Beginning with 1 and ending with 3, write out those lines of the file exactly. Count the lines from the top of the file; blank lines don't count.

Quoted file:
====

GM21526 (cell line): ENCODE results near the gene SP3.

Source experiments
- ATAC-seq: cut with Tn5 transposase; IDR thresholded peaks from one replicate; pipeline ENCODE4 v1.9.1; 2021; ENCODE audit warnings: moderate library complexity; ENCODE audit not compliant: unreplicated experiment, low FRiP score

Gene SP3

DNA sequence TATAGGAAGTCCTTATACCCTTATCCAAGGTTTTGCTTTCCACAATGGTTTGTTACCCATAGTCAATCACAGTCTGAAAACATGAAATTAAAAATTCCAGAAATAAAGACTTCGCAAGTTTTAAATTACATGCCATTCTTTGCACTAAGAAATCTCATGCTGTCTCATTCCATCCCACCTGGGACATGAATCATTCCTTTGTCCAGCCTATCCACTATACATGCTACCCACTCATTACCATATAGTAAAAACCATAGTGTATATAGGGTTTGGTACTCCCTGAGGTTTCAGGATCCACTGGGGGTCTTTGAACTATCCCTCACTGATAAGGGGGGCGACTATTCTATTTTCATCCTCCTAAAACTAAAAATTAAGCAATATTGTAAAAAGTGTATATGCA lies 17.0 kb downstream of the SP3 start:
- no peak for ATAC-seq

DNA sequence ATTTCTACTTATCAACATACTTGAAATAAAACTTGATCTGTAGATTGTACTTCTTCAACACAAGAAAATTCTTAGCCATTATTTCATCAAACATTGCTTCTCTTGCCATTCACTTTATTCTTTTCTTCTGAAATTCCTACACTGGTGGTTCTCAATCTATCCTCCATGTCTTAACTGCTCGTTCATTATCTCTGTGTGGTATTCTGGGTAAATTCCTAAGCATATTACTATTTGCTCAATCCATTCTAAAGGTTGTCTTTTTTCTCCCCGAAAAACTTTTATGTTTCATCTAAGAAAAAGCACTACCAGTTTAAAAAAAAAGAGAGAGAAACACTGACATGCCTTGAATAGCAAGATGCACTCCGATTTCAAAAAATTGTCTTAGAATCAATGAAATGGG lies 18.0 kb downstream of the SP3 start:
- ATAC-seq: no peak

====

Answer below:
GM21526 (cell line): ENCODE results near the gene SP3.

Source experiments
- ATAC-seq: cut with Tn5 transposase; IDR thresholded peaks from one replicate; pipeline ENCODE4 v1.9.1; 2021; ENCODE audit warnings: moderate library complexity; ENCODE audit not compliant: unreplicated experiment, low FRiP score